Hobbing & Nobbing @ The Petersham Restaurant, Richmond

16 Jun 2017

Richmond, to me, is exactly that--rich. Wealthy people, yes, but I’m referring to the luscious green pastures, the preservation of nature and history. On the fringes of London, and still a cultural hotspot, you’ll want to venture just a bit further from the station.

My first impression of Richmond is a crescendo of pleasure. Walking from the station is a leisurely 20 minutes to the hotel (you can take bus or drive, of course, too), passing blocks of restaurants and clothing shops, mostly upscale, and then swiftly reaching the green edges. Almost instantly Richmond opens up into farmland and a stunning display of the Thames.

Approaching the hotel (the restaurant is inside) and the closer I get, the more I feel I have reached a major landmark, with its tall cathedral-esque stature on top of a steep hill with no real sign of modernity in view.

The maître d’hôtel epitomises formality and etiquette, as do the serving staff and the general ambiance. They take our bags and jackets, seat us, treat us, and leave us.

 But the first thing you will notice, and the main reason I suggest you come here, is the panoramic view (so make sure you come during the day). One entire wall is floor-to-ceiling windows, looking on to the green countryside you walk by to get here.

The restaurant is a living painting. The interior begs to be explored like a gallery, with sculptures and paintings filling the walls. Much like an elite art gallery on a weekday, the Petersham Restaurant is not buzzing, but has an intermittent flow of expensively dressed guests.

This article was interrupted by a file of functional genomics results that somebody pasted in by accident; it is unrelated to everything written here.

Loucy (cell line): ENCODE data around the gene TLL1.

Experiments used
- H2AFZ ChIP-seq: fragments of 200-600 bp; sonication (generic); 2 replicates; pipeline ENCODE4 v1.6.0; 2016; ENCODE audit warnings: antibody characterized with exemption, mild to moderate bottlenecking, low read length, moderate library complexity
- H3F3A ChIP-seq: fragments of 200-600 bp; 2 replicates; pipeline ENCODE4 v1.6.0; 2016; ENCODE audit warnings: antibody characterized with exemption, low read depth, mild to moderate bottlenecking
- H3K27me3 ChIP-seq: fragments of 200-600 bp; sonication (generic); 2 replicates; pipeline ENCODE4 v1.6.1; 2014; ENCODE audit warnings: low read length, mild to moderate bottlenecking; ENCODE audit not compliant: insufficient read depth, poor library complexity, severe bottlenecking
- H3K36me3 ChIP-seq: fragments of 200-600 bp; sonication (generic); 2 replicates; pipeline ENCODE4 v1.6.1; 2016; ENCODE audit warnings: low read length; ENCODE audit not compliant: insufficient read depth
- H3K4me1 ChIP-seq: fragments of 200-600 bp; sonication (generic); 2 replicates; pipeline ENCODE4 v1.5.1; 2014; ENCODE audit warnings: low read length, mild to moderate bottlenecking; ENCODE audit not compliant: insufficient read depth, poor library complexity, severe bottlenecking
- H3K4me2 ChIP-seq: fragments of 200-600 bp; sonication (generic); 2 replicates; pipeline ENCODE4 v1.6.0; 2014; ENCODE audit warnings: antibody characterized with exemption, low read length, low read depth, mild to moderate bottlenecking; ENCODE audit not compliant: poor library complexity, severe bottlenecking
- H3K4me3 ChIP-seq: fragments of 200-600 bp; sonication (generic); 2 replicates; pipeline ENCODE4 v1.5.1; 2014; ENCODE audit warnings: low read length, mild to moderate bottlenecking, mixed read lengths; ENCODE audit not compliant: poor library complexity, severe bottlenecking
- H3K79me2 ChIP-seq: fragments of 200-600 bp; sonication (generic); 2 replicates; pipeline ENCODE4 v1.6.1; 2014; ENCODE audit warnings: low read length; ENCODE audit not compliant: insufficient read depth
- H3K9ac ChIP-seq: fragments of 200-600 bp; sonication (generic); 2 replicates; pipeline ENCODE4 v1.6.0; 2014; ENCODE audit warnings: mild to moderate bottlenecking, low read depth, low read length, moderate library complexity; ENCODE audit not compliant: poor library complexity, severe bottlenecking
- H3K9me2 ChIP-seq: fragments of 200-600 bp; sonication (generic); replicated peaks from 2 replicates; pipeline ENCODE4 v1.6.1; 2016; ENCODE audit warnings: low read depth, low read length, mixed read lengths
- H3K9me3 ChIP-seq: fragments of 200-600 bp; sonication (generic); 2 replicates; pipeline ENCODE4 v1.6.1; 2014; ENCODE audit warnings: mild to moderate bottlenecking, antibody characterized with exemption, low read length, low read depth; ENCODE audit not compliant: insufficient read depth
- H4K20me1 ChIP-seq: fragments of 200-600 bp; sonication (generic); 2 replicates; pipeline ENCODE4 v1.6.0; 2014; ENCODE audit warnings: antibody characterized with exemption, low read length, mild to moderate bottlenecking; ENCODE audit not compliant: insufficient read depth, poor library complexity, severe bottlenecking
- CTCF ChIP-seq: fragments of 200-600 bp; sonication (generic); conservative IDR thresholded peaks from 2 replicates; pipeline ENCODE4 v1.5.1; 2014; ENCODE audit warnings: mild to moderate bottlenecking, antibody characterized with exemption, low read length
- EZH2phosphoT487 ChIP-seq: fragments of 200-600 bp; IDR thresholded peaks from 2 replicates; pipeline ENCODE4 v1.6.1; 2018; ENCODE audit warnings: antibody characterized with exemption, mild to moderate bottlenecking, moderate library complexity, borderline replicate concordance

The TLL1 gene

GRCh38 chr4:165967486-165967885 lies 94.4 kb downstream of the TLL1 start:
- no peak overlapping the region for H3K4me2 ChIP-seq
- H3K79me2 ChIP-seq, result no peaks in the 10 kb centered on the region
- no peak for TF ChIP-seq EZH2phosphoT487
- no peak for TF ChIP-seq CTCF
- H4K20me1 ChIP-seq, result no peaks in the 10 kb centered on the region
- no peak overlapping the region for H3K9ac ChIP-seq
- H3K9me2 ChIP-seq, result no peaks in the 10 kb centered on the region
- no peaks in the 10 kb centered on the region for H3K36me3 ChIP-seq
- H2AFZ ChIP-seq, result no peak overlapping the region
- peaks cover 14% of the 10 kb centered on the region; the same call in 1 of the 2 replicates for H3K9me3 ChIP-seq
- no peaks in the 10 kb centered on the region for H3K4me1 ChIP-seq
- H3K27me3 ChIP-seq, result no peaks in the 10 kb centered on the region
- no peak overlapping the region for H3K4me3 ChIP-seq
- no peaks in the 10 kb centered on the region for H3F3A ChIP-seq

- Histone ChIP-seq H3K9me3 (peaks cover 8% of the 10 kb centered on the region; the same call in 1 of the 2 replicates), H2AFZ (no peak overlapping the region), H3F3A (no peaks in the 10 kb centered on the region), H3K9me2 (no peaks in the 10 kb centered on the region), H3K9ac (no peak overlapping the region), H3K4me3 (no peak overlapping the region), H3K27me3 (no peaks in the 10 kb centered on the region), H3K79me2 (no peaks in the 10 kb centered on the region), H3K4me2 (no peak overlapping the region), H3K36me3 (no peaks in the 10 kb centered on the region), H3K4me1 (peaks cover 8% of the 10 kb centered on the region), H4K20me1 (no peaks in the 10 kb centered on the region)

Our first dish is an unexpected delight: Wye Valley Asparagus, with poached duck egg, pomegranate and a creamy hollandaise sauce (£14) that feels both healthy and indulgent in one forkful. Slightly heavier and richer is the steamed Lasagna of Cornish crab, with capers in a buttery tarragon sauce (£17) that transports me to the Cornish coast.

We have an idea: ‘surf and turf’. First, a grilled whole Dover sole with capers (£38), again with a rich gravy of butter that starts to make us feel a bit guilty, and ‘turf’ with a rack of lamb, accompanied curiously by roast carrots, artichokes, beetroot puree, and pickled mushrooms (£26).

This last dish captures the distinct colour palette that I now associate with Chef Ade. His broad brushstrokes of pale rhubarb pinks and rich pea greens makes the food taste as beautiful as it looks. And the visual enjoyment doesn’t stop there. The restaurant, refurbished earlier this year, levelled up with sensuous furnishings, golden detailing and royal saturated hues, nodding to the traditional with rustic mirrors and faux candlelight (complete with simulated dripping wax).

The Petersham Restaurant is as rich as Richmond itself, where you might be rubbing elbows with London’s own landed gentry, but you’ll discover that there’s more to this restaurant than meets the eye. Chef Ade’s visual artistry sizzles on the plate and jumps out in bold explosions of colour. The windowed wall is a truly living painting that blurs the boundary between ‘out there’ and ‘in here’ in full panorama. Your date will swoon with enchantment. My only concern is that this restaurant’s secret is too well kept, and only those with an adventurous spirit will make the journey.

Zak

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